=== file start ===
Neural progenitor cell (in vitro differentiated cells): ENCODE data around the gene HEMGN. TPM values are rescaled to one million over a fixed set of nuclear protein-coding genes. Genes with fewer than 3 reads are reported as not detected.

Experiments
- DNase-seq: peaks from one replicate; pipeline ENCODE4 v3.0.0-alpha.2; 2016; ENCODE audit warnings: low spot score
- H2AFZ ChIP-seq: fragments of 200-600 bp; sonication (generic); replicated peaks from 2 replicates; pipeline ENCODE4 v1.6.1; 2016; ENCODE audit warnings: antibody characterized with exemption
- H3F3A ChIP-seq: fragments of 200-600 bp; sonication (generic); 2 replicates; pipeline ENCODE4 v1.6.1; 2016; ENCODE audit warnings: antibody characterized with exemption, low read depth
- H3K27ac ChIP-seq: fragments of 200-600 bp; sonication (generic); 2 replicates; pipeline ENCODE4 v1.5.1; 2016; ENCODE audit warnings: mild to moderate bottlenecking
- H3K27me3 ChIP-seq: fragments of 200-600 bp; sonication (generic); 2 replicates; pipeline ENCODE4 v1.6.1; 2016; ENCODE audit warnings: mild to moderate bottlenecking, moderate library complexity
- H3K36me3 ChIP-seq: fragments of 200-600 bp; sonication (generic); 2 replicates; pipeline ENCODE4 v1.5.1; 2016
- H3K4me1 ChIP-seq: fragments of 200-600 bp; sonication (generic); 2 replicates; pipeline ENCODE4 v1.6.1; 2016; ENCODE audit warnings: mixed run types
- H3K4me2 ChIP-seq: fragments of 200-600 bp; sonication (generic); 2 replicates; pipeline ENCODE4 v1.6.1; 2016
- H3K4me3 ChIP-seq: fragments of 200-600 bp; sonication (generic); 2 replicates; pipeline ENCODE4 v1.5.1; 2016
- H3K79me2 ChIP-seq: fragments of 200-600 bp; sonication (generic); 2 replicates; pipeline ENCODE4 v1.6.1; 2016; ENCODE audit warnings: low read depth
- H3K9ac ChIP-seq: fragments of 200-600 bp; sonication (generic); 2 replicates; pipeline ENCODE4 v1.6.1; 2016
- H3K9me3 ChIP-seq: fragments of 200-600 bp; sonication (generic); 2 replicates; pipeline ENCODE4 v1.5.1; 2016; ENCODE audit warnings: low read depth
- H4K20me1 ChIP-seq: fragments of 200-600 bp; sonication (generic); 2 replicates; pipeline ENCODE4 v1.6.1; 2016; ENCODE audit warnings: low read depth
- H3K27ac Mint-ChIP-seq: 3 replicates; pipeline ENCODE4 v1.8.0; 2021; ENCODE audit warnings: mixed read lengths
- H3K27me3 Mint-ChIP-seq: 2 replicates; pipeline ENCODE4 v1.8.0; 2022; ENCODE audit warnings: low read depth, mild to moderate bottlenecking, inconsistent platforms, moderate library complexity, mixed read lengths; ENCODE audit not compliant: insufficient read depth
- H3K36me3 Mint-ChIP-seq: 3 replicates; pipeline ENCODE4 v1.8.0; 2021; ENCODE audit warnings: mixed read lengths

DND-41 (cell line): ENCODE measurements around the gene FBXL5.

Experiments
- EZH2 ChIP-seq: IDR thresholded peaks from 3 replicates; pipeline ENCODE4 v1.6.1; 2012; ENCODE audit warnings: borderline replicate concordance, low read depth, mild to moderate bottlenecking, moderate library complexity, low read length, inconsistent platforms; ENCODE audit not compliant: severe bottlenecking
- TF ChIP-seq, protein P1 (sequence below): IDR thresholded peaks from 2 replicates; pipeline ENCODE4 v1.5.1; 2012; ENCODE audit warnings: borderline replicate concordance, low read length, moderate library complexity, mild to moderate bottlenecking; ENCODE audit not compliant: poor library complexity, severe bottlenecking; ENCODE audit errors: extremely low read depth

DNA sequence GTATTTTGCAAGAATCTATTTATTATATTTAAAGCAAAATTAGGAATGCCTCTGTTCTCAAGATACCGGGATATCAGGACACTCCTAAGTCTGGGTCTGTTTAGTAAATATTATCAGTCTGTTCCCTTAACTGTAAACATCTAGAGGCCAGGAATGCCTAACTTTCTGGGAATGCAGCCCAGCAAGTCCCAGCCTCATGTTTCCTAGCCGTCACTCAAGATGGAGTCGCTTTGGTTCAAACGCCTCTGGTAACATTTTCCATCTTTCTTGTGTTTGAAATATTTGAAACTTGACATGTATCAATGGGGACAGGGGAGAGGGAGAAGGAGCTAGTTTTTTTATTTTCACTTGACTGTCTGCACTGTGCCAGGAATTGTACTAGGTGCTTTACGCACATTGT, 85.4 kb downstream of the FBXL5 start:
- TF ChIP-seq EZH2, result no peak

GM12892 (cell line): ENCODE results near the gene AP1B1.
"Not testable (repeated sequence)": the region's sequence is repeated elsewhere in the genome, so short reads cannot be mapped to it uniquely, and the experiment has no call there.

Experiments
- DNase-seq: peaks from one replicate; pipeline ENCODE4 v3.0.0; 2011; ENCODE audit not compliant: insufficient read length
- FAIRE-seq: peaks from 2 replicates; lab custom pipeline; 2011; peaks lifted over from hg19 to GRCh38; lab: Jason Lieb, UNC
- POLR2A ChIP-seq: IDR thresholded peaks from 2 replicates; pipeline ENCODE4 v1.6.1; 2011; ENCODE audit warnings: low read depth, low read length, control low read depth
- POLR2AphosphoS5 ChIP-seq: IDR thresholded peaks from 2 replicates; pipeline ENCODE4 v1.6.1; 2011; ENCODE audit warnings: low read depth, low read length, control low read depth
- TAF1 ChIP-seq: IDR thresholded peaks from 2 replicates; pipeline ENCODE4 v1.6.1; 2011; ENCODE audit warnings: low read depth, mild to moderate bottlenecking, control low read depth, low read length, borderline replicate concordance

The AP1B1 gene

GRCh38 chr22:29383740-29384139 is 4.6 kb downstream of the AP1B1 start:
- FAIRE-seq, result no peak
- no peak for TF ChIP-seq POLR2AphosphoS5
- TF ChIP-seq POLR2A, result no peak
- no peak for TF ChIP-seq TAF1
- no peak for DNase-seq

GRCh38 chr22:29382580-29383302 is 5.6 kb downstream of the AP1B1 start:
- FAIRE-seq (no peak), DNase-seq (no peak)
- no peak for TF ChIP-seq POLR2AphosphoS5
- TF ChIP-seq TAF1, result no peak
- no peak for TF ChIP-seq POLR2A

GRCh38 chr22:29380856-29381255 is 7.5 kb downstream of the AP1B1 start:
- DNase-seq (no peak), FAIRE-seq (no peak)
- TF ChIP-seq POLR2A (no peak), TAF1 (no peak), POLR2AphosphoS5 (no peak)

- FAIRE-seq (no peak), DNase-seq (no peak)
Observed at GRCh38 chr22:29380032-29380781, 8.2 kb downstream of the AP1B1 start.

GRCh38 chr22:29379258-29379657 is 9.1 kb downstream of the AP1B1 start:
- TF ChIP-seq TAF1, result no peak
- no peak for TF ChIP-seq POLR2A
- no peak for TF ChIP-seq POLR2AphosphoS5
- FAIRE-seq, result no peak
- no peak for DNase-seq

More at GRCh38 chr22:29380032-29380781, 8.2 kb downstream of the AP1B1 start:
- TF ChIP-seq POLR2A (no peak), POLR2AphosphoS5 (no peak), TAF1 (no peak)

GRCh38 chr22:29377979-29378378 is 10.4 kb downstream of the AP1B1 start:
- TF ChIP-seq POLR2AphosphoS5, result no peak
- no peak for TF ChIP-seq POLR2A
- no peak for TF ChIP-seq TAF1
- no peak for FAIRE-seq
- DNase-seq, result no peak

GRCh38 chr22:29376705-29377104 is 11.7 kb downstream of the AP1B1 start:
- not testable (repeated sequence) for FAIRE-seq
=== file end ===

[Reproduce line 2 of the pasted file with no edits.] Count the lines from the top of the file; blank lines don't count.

Experiments